It’s the worst feeling. The World Cup is the pinnacle of any playing career. To suffer an injury during the tournament and miss games is just heartbreaking. I feel for Sam Kerr. But then you quickly need to turn your thoughts to the team – football is always more than any one person. I know that Kerr is always contributing, even off the pitch.
I played for the Matildas at three Women’s World Cups. At my first, in 1999, I sustained a knee injury in my first game. Back then, in a tournament situation, we couldn’t necessarily have scans straight away to find out what was wrong. So they just pumped me full of needles, but that didn’t fix it.
The feeling is one of utter devastation. In the moment you’re willing to do anything to get out on the park. Looking back I wonder if it was worth it – but in the moment, you just want to get out there. You put your trust in the staff around you.
In 1999 I couldn’t get back on the park – it finished my tournament, we didn’t win a game and we didn’t progress to the next round. It was devastating. You want to play your best at the World Cup. To feel that you didn’t give yourself a chance to prove your talent, how good you are, the strength of the team – to come away with that disappointment is horrible.
In 2007 it was my last World Cup – I again picked up an injury in the first game, but was able to return and play in the quarter-final. It was so happy to be able to return, but it was a reminder the team is more than yourself. Alicia Ferguson came in for me, and knowing that there was someone else doing the job was some comfort.
When I heard the news on Thursday, I was shocked – and then frustrated. The Matildas have had the best preparation, which is just what the players deserved. But the injury makes me wonder what training habits could result in the girls being injured in warmup. Are the football gods trying to tell us something? Are they training too much, to have this repetition and impact on their muscles?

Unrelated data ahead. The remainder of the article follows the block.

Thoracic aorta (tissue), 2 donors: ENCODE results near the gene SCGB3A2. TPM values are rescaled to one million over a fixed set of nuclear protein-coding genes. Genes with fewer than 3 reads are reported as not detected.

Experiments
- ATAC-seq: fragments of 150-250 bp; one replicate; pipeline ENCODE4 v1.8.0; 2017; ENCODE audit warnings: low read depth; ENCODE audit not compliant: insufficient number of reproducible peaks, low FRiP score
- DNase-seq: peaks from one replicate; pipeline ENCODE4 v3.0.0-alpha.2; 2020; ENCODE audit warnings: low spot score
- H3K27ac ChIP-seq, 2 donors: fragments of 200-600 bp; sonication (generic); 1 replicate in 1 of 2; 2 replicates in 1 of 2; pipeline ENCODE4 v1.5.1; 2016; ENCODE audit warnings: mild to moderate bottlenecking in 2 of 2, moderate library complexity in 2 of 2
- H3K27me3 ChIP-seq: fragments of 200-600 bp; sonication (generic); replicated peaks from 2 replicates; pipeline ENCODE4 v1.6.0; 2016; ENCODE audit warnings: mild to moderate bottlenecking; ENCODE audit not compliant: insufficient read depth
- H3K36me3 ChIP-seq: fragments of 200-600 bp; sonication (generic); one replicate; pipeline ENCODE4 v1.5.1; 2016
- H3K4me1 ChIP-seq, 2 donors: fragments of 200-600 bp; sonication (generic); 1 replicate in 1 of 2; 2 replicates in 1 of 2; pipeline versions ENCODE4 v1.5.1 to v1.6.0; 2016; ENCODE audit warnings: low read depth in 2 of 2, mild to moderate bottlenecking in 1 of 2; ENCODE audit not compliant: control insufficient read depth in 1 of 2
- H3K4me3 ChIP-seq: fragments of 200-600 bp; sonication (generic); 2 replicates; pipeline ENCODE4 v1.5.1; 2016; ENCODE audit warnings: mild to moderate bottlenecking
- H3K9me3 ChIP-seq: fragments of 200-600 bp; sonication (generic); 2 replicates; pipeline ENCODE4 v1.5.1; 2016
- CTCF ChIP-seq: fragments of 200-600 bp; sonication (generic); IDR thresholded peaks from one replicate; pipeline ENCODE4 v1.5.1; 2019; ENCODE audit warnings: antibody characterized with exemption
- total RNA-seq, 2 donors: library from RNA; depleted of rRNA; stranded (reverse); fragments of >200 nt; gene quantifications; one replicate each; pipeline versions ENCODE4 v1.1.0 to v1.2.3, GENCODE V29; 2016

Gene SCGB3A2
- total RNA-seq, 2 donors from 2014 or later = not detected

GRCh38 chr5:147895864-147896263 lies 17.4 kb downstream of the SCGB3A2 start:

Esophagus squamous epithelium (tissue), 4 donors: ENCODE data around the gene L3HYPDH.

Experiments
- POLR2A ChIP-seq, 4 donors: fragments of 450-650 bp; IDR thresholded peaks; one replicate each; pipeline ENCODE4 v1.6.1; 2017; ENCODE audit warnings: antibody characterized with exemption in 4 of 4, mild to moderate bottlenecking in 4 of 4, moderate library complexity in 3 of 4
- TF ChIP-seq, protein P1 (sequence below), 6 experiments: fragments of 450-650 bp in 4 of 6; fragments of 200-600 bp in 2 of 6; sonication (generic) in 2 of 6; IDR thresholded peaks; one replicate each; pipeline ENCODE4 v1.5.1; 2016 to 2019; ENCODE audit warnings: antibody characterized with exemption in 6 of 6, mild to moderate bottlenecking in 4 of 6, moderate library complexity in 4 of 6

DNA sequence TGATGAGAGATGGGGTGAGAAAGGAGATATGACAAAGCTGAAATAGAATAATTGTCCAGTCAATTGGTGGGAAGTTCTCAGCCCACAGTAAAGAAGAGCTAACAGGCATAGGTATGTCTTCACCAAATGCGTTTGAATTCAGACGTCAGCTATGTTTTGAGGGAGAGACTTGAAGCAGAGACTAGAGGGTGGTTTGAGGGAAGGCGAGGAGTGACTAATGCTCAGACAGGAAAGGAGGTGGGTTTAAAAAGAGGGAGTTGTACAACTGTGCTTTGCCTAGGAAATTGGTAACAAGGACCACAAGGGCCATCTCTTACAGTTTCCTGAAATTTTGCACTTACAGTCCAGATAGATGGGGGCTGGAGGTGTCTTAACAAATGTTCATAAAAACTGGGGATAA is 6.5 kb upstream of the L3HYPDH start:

But there are some positive omens. It was a good sign that when Caitlin Foord and Kerr came off against France, in the warmup match, the Matildas could still score. Winning the first game against Ireland without Kerr will give the Matildas the belief they need. And Kerr is still leading the team. She’s still among the group, giving them the right mindset.
Last week’s win also showed the importance of the home-ground advantage. It’s a superpower – as the New Zealanders found out too. Having that 12th player, the home crowd, cheering the team on is so important; as fans, we need to step into Kerr’s shoes and lift the team.
I remember playing in the Matildas’ first Asian Cup, back in 2006. It was overwhelming for us – we had to qualify for the World Cup through Asia for the first time, against the likes o highly ranked South Korea, China and Japan. We didn’t even play in front of large crowds, but being on home soil still lifted us. We played the best tournament of our lives, and went through to the final (where, unfortunately, I missed a penalty in the shootout).
I desperately hope Kerr can return, sooner rather than later. But my advice to her would be not to rush it. When you’re in the moment as a player, when you think this is the most important event of your life, and the nation is counting on you – you want to do anything to get out there. I remember thinking: “do whatever it takes, I’ll get out there, chop my leg off if you need to.”
I am sure that is what Kerr will be thinking, but I hope she knows that she can take her time. Maybe she should target a return in the knock-out rounds. She’s still playing her part off the field, and is a huge influence. The team has proved they can do it without her. I wouldn’t want her rushing back, even though everyone – herself included – would be saying they need her back as soon as possible.
Kerr needs to look after her long-term self first. She can have confidence that the team will get through while she recovers. With or without Kerr, I know that the Matildas can get it done at a World Cup on home soil.